Some of our projects have that magical ability to place us right at home chronologically and aesthetically, and that’s just how we like it. Our two latest typefaces bring the 1970s layered science fiction display leaping forward a half century. The prog rock connection was but one perk here. […]

Ender & Bagatelle


We now live in the golden age of machine-readable information and analysis. One of the sturdiest steps on the ladder that got us here was MICR, a technology invented in the mid-1950s that remains in use in banking documents to this very day. MICR was the first character recognition tech to employ shapes easily readable by both machines and humans. So while the history of machine readability’s progress is fascinating in its own right, the MICR standard in particular was arguably most influential on futuristic design from a typography standpoint. Futuristic alphabets before MICR exhibited a distinct Art Deco aesthetic. About a decade after the dissemination of the MICR standard, alphabets depicting the future were all about minimalist geometry, modulation and squareness — deeply inspired by those MICR digits. The jump from machine-readable to “this is how we describe our future” was all but inevitable.

To alphabet nerds like us, the original MICR digits and the many typefaces they spawned in the 1960s and 1970s always appear with a knowledgeable wink: Alphabets have intricate and mostly ignored histories that are fully revealed only to those with the inclination to dig deep. And so here we are. The Ender family we’re unleashing on the world now is what we imagine someone familiar with the past 50 digital years would have extrapolated from the MICR forms upon travelling back in time to the mid-1970s — quite the fun trip if you don’t mind the gaudy resolutions and an international oil crisis or two.

We did spend quite a bit of time back there; long enough to build an original font informed by the various bits of the MICR shapes, a skeletal light counterpart that slightly nods at the late-1960s OCR standard and works surprisingly well in text settings, inline options and three depths of extrusion for chromatic layering treatments. Each of the fonts comes with plenty of features and surprises, so we put together this Ender User Guide detailing the different functionalities available in there. We encourage you to check it out.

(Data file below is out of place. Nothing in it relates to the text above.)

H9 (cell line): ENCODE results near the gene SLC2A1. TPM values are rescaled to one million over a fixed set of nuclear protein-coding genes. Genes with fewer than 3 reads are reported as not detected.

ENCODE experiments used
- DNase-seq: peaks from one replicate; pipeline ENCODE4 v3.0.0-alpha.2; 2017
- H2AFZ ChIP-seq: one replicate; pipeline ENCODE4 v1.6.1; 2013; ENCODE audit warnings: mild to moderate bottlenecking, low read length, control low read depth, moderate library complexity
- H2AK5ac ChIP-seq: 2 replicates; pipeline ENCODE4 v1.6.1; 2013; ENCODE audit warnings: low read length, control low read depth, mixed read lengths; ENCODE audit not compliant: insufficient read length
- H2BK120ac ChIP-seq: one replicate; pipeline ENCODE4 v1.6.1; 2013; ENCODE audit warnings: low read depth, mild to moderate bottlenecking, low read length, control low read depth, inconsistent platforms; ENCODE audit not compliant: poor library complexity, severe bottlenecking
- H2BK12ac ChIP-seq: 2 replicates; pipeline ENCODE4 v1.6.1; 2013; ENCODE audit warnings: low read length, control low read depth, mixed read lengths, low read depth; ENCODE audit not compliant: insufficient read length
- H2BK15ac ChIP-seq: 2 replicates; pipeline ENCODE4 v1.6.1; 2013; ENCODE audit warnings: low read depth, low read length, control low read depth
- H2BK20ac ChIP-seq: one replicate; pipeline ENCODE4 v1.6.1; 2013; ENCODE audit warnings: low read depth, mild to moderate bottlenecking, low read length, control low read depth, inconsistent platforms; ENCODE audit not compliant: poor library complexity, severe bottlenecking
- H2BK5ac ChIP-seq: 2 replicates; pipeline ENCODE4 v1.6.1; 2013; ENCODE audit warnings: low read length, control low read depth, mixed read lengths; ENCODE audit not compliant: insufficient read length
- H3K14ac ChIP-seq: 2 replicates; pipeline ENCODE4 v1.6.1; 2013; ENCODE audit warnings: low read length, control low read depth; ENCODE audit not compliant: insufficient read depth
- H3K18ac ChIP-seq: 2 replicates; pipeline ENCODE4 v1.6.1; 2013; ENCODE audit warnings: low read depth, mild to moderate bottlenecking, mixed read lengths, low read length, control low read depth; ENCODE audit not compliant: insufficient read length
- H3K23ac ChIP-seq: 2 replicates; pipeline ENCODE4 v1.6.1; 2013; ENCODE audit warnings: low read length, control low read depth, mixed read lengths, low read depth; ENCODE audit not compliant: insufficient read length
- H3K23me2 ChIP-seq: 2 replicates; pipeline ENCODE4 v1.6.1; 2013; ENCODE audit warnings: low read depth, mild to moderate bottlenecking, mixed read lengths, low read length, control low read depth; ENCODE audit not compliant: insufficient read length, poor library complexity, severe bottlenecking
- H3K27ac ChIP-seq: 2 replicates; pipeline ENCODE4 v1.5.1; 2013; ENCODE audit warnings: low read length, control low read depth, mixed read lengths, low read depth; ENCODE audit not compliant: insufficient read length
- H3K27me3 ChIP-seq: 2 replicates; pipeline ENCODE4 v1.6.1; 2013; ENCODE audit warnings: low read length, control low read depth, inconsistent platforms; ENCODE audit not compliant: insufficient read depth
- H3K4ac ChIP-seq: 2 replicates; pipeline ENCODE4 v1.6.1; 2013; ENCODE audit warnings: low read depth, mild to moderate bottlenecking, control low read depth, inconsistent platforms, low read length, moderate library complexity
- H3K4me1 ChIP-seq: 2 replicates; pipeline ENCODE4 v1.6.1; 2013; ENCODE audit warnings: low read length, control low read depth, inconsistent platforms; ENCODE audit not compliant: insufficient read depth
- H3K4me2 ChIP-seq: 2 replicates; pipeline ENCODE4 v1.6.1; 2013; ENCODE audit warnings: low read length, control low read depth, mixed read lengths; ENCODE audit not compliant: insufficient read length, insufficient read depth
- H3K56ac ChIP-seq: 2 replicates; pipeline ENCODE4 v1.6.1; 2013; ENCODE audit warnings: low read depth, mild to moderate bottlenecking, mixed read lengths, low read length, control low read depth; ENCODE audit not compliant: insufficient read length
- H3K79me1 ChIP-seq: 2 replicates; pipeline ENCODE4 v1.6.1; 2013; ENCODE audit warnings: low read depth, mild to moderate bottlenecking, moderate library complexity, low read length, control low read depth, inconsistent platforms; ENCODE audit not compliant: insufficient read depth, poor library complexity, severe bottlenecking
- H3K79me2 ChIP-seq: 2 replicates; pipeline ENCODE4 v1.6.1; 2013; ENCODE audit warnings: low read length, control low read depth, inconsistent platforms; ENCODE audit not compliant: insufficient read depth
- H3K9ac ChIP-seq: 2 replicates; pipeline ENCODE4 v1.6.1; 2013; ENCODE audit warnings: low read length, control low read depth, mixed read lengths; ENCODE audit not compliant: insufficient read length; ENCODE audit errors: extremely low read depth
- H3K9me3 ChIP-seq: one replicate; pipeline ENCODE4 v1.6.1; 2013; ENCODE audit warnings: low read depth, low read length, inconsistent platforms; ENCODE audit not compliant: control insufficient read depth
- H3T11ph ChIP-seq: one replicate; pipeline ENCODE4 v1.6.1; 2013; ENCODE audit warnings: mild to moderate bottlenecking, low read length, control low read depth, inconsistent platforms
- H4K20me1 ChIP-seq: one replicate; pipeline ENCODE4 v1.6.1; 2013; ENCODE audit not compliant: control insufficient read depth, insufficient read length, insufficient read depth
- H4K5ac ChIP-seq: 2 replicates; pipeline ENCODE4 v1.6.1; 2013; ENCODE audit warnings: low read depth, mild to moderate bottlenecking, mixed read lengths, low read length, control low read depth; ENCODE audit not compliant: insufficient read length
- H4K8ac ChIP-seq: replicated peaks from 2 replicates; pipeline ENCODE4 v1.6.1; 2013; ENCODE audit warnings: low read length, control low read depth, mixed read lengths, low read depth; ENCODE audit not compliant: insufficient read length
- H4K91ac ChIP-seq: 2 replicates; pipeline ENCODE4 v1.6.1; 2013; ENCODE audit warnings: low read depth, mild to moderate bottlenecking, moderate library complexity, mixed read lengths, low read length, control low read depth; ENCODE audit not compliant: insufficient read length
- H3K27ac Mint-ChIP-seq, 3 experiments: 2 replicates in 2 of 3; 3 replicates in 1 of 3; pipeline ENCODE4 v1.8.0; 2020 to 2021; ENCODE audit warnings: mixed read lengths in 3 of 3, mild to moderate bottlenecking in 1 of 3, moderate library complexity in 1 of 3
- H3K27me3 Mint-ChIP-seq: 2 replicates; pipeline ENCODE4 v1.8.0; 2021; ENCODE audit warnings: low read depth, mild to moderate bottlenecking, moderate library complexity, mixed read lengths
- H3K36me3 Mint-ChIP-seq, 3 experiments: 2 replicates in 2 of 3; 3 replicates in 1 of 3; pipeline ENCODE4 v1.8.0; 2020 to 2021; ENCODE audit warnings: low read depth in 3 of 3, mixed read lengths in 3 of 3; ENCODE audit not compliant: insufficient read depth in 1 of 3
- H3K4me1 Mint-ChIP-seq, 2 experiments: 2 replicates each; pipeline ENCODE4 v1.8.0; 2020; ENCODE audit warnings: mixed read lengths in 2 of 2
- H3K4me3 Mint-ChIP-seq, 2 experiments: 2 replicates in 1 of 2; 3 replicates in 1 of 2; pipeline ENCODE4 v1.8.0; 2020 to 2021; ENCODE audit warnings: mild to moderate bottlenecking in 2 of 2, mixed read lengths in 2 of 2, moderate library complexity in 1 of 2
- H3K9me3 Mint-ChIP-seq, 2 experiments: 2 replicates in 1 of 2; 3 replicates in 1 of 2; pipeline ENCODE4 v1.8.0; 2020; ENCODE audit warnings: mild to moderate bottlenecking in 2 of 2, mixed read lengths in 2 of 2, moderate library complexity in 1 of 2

A simple idea, a hand-made word on an old album cover and a lot of nostalgia were the main ingredients of this perfect storm. The idea was building an alphabet of nothing but dots and straight lines. The album was Crime of the Century and the word was Supertramp. The nostalgia was probably just an aging and youthful memories thing. Then of course there’s the tendency to get carried away with all that.

Staring at that Supertramp logo mark (Fabio Nicoli, 1974) for too long can really open the floodgates of any designer’s imagination and become a rabbit hole of euphoric proportions. In this case, endless possibilities kept appearing within the sticks-and-balls DNA; possibilities of forms, weights, combinations, interpolations, chromatics, thematics, you name it. When the building blocks are this minimal, the final structure can be anything the mind perceives.

Bagatelle is a 6-weight chromatic family that comes with a variable font that allows for precise weight control of its two main DNA elements. With more than 1500 glyphs per font, Pan-European language support is on offer, along with many OpenType features for intelligent alternation, stylistic substitutions and form connection. This PDF document offers a closer look at Bagatelle’s many facets.